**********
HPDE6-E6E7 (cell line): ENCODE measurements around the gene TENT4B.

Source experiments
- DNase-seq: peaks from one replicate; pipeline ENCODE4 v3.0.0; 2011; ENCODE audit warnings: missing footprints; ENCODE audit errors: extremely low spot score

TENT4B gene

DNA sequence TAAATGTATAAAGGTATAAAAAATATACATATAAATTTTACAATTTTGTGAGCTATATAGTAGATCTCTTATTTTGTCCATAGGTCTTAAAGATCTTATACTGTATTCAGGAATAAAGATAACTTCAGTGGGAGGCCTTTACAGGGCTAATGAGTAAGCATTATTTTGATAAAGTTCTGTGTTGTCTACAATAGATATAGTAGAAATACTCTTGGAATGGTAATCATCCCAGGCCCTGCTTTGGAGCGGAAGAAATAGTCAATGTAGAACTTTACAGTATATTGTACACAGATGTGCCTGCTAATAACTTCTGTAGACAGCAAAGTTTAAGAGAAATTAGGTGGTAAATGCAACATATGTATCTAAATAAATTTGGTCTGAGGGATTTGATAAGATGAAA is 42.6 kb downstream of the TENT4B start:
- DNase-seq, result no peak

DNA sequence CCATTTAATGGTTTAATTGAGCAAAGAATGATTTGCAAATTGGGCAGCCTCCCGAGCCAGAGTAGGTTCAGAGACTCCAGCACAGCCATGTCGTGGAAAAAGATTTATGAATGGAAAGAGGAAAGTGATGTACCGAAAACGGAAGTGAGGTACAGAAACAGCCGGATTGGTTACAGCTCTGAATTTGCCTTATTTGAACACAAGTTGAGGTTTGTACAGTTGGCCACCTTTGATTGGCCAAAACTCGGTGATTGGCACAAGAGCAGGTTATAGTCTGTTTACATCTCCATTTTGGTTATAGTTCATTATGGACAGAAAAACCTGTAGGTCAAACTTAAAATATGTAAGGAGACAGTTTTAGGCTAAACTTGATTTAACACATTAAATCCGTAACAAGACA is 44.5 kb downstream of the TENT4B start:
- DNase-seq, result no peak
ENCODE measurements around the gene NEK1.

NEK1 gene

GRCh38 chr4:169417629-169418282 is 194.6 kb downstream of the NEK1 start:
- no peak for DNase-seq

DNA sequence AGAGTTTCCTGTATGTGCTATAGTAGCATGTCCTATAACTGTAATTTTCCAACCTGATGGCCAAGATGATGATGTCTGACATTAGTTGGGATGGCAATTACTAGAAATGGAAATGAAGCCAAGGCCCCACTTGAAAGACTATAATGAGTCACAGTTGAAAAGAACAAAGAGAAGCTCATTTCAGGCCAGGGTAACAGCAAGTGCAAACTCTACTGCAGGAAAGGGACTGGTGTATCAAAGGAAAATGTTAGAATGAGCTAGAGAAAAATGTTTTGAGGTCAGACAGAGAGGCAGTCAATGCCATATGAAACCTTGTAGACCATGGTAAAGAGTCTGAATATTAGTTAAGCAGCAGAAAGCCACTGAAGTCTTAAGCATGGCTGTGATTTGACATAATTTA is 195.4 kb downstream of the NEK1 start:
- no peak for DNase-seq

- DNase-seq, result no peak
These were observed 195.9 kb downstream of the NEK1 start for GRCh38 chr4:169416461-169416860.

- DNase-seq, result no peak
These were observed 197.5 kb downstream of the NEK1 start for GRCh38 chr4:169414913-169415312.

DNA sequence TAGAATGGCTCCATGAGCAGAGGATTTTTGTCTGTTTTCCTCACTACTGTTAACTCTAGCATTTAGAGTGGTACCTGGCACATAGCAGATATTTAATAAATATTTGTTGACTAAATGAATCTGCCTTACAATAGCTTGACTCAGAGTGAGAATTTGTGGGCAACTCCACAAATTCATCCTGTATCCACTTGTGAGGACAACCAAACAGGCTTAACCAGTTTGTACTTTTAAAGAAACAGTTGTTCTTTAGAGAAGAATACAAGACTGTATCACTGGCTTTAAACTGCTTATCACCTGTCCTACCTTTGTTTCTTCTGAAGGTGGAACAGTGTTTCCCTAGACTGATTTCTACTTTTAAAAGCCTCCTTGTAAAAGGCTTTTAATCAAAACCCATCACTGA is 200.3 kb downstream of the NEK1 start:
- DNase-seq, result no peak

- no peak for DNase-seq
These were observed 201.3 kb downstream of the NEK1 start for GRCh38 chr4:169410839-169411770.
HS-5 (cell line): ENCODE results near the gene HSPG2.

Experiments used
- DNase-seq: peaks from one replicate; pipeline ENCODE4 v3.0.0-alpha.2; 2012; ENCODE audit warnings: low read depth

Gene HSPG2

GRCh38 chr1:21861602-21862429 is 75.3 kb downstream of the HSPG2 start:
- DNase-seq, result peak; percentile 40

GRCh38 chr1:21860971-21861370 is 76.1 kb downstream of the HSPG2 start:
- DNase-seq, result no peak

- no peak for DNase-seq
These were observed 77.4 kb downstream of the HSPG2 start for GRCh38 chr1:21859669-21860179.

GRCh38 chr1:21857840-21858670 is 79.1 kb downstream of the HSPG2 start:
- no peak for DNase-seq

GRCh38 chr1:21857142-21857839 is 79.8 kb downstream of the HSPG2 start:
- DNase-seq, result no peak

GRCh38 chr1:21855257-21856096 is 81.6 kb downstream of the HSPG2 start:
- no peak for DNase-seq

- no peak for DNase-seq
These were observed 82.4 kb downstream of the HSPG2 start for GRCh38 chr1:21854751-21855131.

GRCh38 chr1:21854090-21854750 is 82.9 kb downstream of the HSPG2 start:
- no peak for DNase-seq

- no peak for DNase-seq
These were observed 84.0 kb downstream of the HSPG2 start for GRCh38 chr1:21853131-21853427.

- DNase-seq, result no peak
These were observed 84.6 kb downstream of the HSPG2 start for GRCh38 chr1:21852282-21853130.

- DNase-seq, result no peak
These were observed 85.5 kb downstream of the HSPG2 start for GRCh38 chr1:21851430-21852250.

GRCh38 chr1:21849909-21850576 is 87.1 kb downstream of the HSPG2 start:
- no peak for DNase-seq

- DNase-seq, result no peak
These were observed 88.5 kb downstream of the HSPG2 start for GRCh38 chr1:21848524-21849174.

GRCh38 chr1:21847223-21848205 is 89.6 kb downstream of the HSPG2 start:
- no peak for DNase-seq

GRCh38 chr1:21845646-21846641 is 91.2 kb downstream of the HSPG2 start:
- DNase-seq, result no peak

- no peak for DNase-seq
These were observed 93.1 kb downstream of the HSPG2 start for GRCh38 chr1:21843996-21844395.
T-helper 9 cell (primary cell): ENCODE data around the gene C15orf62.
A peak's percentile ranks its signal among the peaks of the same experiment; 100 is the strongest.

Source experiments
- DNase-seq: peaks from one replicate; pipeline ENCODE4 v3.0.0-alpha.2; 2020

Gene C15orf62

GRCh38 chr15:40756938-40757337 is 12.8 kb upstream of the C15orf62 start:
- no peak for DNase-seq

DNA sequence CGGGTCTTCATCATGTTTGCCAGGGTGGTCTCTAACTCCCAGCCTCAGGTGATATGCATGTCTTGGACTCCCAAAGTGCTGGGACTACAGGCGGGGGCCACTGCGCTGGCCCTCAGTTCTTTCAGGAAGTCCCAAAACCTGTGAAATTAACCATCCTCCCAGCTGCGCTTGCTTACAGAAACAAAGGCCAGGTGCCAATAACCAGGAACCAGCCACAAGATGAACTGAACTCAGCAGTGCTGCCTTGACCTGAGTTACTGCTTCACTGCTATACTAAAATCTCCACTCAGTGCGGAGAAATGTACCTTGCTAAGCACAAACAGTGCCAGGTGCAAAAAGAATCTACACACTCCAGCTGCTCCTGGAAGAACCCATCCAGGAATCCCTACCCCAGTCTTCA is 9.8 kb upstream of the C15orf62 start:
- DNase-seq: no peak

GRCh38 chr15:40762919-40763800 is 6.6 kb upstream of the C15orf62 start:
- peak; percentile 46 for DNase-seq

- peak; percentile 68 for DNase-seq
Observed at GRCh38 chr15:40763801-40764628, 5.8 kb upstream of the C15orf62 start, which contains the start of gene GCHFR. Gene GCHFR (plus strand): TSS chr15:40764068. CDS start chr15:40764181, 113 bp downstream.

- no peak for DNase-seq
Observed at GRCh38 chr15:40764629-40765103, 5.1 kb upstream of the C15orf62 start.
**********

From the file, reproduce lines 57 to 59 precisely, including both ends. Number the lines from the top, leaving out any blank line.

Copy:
- no peak for DNase-seq
These were observed 93.1 kb downstream of the HSPG2 start for GRCh38 chr1:21843996-21844395.
T-helper 9 cell (primary cell): ENCODE data around the gene C15orf62.